"Perhaps the need for a special lawyer would not be so clear and urgent if Clinton does not have the disturbing track record of this matter," he wrote.
In May 2017, Mr. Whitaker wrote an op-ed for The Hill in which he praised Mr. Trump's decision, James B. Comey, F.B.I. Director. He said he did not agree with Mr. Comey's assessment that "no sensible prosecutor" would initiate criminal proceedings against Ms. Clinton.
It is not clear whether the President intends to appoint Mr Whitaker as the next Attorney General, or whether he will choose someone of greater size and experience. But Mr. Whitaker is assisted by Senator Charles E. Grassley, the Iowa Republican, who chairs the Senate Judiciary Committee. Mr. Grassley assisted Mr. Whitaker in his appointment as a US Attorney in Iowa in 2004, and was pleased with the decision on Wednesday to appoint him Deputy Prosecutor General.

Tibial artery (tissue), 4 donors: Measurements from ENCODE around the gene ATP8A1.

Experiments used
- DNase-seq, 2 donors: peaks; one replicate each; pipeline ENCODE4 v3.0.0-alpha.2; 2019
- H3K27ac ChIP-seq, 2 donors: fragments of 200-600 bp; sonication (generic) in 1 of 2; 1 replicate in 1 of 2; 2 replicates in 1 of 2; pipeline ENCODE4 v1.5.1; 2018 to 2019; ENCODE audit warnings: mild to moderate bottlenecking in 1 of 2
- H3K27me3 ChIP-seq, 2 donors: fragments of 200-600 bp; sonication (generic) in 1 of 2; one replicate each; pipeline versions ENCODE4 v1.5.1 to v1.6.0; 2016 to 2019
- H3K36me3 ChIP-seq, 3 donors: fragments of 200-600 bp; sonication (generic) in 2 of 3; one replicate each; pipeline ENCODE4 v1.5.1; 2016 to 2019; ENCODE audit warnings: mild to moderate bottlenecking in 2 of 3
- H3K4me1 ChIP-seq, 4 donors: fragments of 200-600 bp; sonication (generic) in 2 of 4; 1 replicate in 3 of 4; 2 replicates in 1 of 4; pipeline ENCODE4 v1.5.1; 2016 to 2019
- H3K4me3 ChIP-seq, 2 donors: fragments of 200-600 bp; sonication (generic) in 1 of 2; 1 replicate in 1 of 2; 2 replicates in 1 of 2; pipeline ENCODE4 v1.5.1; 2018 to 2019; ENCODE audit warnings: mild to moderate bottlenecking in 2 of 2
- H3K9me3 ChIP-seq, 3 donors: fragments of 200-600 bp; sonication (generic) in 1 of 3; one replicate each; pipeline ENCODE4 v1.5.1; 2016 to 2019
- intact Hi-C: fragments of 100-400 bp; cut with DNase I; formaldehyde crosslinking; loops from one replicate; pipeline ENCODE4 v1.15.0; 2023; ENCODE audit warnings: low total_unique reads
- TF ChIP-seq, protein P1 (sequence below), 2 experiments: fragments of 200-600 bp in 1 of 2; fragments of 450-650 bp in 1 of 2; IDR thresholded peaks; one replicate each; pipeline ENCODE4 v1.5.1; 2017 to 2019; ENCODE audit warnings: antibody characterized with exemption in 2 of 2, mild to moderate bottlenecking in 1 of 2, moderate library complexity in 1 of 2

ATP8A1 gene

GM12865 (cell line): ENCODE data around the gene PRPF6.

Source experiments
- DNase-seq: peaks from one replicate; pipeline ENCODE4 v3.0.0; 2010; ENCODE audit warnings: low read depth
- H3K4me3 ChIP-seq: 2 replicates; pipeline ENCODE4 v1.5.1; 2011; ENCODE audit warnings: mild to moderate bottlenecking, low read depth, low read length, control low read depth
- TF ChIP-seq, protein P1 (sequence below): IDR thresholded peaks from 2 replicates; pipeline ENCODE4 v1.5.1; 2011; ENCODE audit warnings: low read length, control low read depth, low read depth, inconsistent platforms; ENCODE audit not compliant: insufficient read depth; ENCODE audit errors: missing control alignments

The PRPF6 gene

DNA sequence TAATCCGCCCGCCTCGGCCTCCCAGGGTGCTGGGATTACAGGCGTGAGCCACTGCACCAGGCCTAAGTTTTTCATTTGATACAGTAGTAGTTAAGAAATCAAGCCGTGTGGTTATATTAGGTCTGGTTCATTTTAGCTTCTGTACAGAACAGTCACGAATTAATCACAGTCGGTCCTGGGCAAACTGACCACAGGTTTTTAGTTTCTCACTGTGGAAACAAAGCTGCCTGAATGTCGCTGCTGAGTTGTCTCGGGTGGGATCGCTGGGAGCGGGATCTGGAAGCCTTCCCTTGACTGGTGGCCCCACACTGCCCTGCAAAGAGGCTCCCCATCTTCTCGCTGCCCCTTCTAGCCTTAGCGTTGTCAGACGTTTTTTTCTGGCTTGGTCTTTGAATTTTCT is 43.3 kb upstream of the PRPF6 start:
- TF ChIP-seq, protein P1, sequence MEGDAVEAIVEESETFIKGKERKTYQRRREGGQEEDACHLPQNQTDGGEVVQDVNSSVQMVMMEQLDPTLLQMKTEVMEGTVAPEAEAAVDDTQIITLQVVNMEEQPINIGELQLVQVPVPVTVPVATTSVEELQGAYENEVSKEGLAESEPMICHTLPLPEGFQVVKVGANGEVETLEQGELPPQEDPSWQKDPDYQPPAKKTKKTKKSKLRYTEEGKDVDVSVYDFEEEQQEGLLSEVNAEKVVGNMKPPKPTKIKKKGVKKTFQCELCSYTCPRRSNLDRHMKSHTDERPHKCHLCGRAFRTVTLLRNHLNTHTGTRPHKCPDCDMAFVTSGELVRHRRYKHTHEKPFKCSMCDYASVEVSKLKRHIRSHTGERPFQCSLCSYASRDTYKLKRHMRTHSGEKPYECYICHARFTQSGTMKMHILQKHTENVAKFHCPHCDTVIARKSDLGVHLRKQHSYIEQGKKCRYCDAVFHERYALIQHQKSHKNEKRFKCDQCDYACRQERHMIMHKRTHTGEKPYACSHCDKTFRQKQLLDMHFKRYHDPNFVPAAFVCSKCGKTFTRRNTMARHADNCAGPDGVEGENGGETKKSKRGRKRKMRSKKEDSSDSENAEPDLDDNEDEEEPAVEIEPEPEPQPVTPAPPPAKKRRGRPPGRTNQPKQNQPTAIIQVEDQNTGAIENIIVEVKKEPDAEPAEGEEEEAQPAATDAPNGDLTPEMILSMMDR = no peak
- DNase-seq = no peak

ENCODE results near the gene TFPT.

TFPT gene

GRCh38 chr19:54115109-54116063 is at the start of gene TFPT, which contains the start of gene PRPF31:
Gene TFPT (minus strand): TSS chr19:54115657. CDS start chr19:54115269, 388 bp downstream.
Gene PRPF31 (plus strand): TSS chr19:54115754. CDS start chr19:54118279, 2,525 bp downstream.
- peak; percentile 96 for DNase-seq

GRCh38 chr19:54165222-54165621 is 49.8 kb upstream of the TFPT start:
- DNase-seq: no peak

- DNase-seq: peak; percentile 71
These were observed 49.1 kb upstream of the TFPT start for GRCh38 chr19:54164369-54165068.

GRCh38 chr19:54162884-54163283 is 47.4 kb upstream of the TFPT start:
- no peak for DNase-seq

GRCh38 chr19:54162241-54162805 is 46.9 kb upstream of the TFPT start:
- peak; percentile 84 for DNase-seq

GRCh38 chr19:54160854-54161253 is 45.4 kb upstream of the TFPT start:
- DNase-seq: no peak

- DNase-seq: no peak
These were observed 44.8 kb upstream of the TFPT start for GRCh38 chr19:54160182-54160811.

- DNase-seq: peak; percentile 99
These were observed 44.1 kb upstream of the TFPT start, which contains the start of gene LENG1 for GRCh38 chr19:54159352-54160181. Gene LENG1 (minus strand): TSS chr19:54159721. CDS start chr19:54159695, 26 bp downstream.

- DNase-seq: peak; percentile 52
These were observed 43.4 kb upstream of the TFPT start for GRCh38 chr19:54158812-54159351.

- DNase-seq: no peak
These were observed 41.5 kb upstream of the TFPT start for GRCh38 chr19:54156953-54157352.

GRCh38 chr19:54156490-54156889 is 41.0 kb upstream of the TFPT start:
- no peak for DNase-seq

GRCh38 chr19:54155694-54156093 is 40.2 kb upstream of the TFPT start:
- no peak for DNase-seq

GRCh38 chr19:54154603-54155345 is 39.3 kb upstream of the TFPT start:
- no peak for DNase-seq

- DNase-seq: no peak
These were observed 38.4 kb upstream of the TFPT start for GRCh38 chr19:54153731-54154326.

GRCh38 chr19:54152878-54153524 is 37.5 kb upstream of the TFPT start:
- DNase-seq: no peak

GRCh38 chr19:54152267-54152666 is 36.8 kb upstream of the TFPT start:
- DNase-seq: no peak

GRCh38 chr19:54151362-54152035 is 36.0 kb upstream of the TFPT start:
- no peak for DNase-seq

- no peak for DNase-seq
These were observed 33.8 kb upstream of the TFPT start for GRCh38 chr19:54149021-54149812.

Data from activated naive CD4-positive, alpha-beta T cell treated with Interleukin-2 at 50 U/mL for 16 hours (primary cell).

"I look forward to working with Matt Whitaker as he takes over the administration of the Department of Justice," Grassley said in a statement. "As Iowan, whom I've known for many years, Matt will work hard and make us proud. The Ministry of Justice is in good hands during this transitional period. "
It is likely that Mr. Whitaker will be in position until at least early next year because the Senate's calendar would make it nearly impossible to confirm a new Attorney-General before the end of the current term in December.
Mr Whitaker's rise comes after a New York Times article revealed in September that Rosenstein had secretly talked about his talks with the president and talked about how he wanted to remove Mr Trump from office with the 25th amendment.
After the report, Mr. Rosenstein offered his resignation, and Mr. Whitaker was expected as deputy attorney general because the White House advisors had told him it would happen.
On Wednesday, Mr Trump handed over to Mr Rosenstein, his confirmed Deputy Prosecutor General, for Mr Whitaker, a member of the division.